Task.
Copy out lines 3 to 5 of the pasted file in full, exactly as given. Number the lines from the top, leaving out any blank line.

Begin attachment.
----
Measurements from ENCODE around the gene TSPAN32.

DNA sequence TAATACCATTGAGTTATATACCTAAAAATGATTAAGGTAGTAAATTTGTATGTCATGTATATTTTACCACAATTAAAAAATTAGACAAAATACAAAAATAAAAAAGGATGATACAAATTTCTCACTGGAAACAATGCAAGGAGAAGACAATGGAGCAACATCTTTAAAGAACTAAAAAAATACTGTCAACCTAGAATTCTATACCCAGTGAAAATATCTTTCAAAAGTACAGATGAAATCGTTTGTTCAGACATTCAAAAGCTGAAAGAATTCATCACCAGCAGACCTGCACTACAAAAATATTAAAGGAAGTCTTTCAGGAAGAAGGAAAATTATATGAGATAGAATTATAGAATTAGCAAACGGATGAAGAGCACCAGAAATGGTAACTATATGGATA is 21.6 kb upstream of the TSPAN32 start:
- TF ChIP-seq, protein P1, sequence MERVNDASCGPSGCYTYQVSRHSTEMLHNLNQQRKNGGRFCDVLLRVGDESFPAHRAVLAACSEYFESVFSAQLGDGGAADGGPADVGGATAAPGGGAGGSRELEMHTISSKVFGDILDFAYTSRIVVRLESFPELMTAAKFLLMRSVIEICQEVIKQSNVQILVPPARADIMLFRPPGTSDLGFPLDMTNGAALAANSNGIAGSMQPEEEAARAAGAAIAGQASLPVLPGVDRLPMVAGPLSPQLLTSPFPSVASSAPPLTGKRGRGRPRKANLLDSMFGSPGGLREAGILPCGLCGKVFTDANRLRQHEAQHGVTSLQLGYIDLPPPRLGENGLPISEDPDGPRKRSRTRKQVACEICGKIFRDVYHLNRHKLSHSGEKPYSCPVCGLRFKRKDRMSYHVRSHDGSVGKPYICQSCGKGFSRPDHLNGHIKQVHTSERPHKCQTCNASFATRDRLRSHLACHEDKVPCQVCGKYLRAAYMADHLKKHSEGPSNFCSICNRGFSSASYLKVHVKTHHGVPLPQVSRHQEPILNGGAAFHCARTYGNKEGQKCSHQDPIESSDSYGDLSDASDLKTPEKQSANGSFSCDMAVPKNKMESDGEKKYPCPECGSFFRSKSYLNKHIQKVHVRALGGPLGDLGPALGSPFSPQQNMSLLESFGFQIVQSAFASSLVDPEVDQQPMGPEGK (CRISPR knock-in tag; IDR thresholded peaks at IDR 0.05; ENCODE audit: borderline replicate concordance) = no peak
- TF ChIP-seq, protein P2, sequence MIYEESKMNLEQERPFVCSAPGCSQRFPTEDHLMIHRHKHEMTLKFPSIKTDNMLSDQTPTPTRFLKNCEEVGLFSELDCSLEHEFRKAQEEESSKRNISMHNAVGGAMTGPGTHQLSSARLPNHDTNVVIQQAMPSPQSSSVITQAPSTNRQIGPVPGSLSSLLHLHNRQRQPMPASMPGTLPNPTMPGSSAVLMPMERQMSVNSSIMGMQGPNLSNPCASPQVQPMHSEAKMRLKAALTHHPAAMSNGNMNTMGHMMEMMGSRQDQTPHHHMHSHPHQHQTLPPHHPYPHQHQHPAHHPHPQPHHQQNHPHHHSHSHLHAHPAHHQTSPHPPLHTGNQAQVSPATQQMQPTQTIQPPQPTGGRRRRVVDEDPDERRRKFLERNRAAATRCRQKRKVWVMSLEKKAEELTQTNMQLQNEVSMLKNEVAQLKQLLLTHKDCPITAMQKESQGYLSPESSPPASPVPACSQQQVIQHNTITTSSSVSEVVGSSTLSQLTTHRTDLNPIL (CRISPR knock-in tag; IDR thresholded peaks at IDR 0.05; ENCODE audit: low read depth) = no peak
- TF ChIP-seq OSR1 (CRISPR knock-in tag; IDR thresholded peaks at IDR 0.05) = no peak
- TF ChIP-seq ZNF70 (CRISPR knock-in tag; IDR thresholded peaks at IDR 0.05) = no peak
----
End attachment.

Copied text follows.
- TF ChIP-seq, protein P1, sequence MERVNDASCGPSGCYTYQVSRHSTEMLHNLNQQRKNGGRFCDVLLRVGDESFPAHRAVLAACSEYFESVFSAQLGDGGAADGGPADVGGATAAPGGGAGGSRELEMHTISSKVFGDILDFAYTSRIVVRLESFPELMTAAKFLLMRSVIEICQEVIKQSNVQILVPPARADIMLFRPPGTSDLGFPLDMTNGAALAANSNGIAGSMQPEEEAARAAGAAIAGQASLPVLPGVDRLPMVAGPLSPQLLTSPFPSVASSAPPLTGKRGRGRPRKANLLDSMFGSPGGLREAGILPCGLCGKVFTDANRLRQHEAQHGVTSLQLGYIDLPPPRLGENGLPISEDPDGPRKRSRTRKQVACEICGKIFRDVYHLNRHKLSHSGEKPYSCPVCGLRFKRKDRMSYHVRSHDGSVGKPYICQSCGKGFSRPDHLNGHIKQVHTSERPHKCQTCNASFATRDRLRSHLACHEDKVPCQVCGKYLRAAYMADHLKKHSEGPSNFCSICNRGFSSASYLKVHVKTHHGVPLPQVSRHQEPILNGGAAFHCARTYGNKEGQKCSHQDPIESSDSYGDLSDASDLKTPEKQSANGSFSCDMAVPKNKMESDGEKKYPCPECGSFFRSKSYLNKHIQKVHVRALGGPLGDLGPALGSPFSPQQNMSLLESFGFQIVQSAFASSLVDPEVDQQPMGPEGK (CRISPR knock-in tag; IDR thresholded peaks at IDR 0.05; ENCODE audit: borderline replicate concordance) = no peak
- TF ChIP-seq, protein P2, sequence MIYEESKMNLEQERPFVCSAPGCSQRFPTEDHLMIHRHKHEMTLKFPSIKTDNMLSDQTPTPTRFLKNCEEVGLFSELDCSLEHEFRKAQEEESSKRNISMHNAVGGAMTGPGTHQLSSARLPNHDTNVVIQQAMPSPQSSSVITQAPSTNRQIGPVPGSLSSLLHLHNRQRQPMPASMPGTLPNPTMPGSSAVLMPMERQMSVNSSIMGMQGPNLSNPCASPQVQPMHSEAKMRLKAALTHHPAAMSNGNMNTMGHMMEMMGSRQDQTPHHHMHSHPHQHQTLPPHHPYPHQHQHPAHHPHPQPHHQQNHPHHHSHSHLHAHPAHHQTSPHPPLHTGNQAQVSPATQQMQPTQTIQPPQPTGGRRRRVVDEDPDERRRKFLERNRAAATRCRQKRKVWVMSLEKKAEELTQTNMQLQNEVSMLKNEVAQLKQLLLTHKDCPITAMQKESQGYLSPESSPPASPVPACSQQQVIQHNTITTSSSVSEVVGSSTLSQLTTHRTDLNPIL (CRISPR knock-in tag; IDR thresholded peaks at IDR 0.05; ENCODE audit: low read depth) = no peak
- TF ChIP-seq OSR1 (CRISPR knock-in tag; IDR thresholded peaks at IDR 0.05) = no peak